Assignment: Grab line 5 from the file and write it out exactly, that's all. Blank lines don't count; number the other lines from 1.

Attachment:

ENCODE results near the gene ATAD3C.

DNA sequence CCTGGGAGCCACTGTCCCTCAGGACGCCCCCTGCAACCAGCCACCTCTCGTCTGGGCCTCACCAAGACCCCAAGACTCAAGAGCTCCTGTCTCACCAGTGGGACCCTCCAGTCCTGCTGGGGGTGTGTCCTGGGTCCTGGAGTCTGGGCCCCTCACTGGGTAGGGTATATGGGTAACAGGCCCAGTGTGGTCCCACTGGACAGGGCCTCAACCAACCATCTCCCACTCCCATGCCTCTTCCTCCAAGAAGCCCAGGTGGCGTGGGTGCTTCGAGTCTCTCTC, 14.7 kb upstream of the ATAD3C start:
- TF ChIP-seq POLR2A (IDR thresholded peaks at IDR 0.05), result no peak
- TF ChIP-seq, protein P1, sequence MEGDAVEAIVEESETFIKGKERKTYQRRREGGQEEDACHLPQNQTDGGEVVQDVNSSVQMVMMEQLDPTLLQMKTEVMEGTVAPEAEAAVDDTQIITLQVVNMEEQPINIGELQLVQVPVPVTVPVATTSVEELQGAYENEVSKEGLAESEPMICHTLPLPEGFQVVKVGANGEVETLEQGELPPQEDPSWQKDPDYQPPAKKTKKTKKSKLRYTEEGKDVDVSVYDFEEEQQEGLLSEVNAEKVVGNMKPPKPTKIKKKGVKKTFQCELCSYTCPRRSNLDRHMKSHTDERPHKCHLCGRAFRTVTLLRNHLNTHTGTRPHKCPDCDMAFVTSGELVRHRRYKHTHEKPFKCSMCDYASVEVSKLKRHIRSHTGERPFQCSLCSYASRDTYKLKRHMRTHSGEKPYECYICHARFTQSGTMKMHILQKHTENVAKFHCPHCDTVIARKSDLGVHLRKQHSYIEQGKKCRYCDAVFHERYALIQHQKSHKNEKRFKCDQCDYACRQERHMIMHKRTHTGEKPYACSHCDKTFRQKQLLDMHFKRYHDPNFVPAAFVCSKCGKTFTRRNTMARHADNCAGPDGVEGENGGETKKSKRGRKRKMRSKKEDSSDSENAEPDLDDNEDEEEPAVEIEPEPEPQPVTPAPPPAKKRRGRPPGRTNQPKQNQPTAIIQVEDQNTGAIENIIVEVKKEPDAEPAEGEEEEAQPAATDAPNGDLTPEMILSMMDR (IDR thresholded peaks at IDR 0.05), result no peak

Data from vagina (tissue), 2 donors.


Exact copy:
Data from vagina (tissue), 2 donors.